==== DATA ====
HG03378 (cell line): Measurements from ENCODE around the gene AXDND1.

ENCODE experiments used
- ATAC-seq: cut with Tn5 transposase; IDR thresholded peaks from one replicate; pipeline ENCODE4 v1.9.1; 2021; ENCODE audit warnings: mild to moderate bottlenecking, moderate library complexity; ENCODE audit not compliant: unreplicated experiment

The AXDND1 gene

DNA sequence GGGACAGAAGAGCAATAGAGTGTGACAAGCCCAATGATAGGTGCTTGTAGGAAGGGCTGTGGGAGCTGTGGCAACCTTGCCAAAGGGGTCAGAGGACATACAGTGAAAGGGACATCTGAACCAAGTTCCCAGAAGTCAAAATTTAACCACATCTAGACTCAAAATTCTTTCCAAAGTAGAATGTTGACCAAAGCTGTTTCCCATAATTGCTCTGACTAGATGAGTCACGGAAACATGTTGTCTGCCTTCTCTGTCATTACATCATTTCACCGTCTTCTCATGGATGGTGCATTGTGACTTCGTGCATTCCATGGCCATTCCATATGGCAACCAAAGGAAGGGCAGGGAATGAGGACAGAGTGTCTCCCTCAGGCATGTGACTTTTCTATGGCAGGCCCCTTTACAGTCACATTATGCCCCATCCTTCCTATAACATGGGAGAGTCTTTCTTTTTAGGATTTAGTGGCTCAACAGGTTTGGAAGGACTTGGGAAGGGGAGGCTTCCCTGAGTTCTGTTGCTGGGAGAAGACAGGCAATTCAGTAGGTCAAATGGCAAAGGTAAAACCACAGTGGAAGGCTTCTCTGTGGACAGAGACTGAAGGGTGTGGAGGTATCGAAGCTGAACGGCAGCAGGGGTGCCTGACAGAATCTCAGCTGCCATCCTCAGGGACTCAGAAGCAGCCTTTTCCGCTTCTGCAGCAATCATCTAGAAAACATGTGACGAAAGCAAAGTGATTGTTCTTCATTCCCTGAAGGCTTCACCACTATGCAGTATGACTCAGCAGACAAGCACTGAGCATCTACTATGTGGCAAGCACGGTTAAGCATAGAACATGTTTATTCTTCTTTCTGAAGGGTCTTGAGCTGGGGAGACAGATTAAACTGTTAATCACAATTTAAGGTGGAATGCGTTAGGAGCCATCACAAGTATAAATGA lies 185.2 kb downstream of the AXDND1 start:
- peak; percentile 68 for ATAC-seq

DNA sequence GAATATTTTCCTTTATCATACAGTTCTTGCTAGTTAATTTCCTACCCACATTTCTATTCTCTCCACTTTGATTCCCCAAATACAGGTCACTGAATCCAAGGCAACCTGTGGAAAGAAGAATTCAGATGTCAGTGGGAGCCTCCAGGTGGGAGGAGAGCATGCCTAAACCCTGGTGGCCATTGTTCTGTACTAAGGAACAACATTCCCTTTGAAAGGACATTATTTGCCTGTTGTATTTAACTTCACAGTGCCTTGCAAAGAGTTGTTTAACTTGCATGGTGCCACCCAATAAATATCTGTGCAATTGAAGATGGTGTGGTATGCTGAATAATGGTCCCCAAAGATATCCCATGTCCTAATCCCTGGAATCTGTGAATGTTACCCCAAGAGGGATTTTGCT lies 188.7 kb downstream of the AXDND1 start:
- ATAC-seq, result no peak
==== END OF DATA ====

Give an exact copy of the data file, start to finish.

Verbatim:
HG03378 (cell line): Measurements from ENCODE around the gene AXDND1.

ENCODE experiments used
- ATAC-seq: cut with Tn5 transposase; IDR thresholded peaks from one replicate; pipeline ENCODE4 v1.9.1; 2021; ENCODE audit warnings: mild to moderate bottlenecking, moderate library complexity; ENCODE audit not compliant: unreplicated experiment

The AXDND1 gene

DNA sequence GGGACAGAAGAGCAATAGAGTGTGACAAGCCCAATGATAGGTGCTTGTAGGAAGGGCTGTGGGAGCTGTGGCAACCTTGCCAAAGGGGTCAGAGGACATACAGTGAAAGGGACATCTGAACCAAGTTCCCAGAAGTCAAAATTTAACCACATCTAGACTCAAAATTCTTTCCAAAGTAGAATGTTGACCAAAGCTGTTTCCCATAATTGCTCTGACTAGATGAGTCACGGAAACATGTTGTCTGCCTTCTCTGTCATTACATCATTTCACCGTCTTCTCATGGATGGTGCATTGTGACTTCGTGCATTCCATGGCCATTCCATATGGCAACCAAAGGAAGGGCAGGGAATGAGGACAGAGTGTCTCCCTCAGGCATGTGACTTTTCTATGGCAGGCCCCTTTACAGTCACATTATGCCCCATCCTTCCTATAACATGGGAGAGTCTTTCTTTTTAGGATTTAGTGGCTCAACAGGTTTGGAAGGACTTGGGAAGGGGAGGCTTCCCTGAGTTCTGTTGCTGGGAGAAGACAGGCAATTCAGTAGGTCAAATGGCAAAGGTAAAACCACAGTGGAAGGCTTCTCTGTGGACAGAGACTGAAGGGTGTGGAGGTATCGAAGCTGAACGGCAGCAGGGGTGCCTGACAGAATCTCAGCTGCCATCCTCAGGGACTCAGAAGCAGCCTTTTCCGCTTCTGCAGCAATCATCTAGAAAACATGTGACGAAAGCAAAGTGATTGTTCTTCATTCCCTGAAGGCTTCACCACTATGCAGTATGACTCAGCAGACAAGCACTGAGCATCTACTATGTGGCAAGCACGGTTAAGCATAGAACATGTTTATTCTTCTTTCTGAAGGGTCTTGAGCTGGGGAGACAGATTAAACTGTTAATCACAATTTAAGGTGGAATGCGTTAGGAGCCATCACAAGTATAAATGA lies 185.2 kb downstream of the AXDND1 start:
- peak; percentile 68 for ATAC-seq

DNA sequence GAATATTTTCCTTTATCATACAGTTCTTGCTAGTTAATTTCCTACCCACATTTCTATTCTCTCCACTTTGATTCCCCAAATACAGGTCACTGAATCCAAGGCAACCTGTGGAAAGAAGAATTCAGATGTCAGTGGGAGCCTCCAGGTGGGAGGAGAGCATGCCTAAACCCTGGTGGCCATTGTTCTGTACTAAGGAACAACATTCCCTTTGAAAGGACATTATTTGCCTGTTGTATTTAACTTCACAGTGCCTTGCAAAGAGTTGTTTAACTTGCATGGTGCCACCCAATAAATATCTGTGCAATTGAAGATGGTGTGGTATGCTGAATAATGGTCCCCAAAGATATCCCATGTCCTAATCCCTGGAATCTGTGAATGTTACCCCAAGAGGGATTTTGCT lies 188.7 kb downstream of the AXDND1 start:
- ATAC-seq, result no peak